Tidy up. We all have our favourite belongings, many of which we don’t even use. Get rid of them. Be ruthless in your approach. Stuff takes up space, makes living areas look smaller and disorganised, and detracts from the attractiveness of your house. If you don’t need it, give it away, sell it or just trash it. In this case, less is definitely more.

Try to create space, even if it is an illusion. One way to achieve this is to move your furniture away from the walls. Couches clinging to walls simply don’t work. Float furniture away from walls; reposition it into sociable groupings.

Utilise unused spaces. Just because you may not use a space doesn’t mean that somebody else may not value it. If you have a spare room which is empty, turn it into an exercise room, a family room, a rumpus room, or a quaint library or reading room. Give the space a purpose; let the sunshine in.

Use as much natural light as possible. Allowing natural light to shine into a room makes a closed-in space seem larger. Where you cannot use natural light, try to make your home look warm and welcoming by trying some lighting design. To remedy bad lighting and make your home more inviting, increase the wattage in your lamps and fixtures. Aim for a total of 100 watts for every 50 square feet. Then install dimmers so you can vary light levels according to your mood and the time of day.

Don’t depend on just one or two light fixtures per room. Try to construct a combination of overhead, floor, table and accent lighting to create an overall pleasant ambience and make the room interesting.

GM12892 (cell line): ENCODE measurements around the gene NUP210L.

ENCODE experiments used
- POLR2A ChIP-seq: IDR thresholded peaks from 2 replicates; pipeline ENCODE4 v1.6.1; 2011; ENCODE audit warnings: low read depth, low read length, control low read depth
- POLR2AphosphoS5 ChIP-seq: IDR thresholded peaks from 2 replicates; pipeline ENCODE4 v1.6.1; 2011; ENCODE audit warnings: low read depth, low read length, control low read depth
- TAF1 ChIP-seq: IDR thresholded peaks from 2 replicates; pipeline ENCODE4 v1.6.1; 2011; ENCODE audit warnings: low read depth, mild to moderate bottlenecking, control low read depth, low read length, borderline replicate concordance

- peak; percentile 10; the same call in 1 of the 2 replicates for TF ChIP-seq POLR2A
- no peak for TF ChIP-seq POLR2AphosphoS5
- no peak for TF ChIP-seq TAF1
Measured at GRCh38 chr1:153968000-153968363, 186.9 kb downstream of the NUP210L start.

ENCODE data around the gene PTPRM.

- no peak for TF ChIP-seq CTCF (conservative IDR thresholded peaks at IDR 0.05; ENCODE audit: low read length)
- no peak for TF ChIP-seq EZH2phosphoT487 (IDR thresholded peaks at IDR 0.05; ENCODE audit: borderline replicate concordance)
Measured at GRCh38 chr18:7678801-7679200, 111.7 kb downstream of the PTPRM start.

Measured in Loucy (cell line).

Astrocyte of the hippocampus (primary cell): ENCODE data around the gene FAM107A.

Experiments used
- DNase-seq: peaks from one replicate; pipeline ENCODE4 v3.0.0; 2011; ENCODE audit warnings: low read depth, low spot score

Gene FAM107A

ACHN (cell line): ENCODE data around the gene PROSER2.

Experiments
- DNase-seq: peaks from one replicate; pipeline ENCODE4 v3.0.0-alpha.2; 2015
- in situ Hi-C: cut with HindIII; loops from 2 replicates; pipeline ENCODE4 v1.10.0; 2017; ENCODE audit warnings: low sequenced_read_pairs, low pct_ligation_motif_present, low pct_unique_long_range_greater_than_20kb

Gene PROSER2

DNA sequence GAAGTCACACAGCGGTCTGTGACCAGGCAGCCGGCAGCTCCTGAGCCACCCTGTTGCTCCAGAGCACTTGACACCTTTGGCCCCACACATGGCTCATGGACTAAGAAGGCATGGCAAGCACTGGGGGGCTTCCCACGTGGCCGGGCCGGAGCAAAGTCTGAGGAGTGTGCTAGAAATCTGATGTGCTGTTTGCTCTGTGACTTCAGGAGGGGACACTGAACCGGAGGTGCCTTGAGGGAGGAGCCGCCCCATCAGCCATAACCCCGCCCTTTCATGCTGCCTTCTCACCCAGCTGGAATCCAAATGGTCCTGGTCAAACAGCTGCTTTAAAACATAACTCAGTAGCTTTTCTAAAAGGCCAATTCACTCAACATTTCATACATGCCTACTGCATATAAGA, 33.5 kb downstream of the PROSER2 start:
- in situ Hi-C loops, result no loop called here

Get painting. Painting is the cheapest and easiest way to give your home a new look. Don’t be scared to experiment as you can always paint again if you don’t like the colour. You could also try painting an accent wall to draw attention to a lovely set of windows. If you have built-in bookcases or niches, experiment with painting the insides a colour that will make them stand out. Don’t be afraid of black paint. The key, as always, is moderation. Use black as an accent in picture frames, lamp shades, accessories and small pieces of furniture.

Make art a feature of your house, not an afterthought. If your home’s like most, art is hung in a high line circling each room. That’s a big mistake. Vary the pattern and grouping by hanging a row of art diagonally, with each piece staggered a bit higher or lower than the next; triangularly, with one picture above, one below, and one beside; in a vertical line (perfect for accentuating a high ceiling).